Petra X wrote: “But funnily enough, just as Stefani said on the review thread, having “flounced” out of that you reappeared not only in Feedback but also on my status, and just as she said you would, you starte complaining about being attacked. “
Oddly, the specific, targeted recommendations I ask for, don’t see off the wall recommendations from authors. Just the odd mass recommendations that go out using goodreads friends lists, group memberships, etc. to get themselves a “mailing list.”
I do get a lot of recommendations for books I already read in response to personal recommendation requests. Maybe goodreads could note before someone clicked to send recommendation what shelves I put the recommended book on? Or could prove irritating and discourage people from making recommendations.
I’m not sure new to goodreads authors understand friend versus follow; the author guidelines read to me as encouraging authors to use goodreads, particularly the groups, as a social site with millions of intereted members to target with your promotions. Theeach group-has-policies-on-author-participations part not exactly emphasized.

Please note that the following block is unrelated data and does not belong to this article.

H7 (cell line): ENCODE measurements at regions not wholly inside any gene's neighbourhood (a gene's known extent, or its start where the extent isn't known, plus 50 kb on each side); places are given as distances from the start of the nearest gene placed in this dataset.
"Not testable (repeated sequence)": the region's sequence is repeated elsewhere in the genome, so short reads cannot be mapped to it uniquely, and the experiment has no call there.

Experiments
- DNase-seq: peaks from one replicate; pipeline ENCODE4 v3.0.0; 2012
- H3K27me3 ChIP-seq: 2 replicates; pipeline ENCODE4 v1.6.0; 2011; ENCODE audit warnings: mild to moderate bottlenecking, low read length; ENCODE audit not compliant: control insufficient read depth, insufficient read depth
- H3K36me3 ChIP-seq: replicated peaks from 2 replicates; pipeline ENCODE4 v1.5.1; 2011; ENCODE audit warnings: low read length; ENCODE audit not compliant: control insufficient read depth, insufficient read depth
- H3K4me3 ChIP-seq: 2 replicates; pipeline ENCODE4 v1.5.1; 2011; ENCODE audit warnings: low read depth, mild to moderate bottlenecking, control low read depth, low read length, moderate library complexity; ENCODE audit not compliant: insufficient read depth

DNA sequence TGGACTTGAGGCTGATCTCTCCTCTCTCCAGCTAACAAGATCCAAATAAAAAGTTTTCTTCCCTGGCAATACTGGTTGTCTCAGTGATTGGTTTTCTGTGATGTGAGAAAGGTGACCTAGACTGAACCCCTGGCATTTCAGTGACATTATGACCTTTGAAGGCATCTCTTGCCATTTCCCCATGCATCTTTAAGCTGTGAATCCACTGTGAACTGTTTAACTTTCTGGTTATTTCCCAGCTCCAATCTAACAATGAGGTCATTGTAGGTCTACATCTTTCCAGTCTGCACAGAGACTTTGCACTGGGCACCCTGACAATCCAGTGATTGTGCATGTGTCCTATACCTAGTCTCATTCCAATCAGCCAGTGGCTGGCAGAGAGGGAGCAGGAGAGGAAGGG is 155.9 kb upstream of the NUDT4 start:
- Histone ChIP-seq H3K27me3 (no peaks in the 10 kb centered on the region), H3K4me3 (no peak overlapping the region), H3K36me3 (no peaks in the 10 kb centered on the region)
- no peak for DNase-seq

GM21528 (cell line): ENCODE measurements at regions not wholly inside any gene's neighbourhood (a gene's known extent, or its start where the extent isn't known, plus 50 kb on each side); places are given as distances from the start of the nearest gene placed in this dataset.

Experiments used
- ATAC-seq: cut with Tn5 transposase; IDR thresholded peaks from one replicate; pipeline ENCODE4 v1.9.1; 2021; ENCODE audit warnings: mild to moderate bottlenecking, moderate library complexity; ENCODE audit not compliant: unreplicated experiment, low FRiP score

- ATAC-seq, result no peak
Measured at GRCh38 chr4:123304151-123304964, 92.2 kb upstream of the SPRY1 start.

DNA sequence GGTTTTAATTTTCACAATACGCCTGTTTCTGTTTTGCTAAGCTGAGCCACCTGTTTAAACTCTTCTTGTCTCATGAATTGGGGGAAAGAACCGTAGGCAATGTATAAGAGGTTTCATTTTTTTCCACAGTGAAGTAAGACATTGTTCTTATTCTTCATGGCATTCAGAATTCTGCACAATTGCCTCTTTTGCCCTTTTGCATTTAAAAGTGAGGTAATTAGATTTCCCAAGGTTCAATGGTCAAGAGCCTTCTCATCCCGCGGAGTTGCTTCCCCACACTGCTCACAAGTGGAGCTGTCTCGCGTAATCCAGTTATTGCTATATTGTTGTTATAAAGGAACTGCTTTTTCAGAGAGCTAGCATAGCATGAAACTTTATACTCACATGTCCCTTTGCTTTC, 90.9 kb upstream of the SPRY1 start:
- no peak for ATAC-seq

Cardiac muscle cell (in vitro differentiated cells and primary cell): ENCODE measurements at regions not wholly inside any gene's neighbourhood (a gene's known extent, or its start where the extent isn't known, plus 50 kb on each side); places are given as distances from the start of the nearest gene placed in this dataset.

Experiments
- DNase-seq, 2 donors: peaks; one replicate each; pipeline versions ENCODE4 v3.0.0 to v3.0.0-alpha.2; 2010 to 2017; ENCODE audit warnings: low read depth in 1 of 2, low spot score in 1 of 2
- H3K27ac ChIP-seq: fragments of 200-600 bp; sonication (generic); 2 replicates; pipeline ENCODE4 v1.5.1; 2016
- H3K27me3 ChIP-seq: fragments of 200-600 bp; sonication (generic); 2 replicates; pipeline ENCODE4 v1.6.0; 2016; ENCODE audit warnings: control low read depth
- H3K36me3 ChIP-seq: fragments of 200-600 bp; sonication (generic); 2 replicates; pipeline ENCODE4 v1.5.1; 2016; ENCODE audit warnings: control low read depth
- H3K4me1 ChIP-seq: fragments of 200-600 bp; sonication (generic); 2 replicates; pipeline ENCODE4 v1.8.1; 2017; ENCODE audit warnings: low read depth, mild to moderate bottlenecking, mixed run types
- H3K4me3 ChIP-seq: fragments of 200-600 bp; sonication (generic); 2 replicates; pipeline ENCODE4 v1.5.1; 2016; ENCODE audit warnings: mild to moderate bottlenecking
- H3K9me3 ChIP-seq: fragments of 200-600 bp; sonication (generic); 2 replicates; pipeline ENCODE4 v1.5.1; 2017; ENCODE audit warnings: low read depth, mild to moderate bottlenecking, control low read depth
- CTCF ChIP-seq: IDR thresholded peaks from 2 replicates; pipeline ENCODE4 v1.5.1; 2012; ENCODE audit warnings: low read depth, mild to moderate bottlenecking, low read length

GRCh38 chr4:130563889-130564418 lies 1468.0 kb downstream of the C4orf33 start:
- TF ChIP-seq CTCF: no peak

If the recommendation even drove me to look at the book’s Goodreads page, I’d be on the lookout for solicited vs unsolicited reviews … i.e. it would have to be clear that a good chunk of the 4-5 star reviews weren’t friends of the author.
A recommendation on GR should be the same as I do it in my bookshop. I find out what books they enjoyed, what they seem to be in to right now, whether they like series and whether they read out of their favourite genres all not.
Spammers like this one whose been at it for at least 2 years, and their defenders, think they are going to get sales but if you look how many shelves with never-going-to-read type names it’s on you would think that they would realise that what Einstein said is true. It went something like the definition of stupidity is doing the same thing over and over again and getting the same result.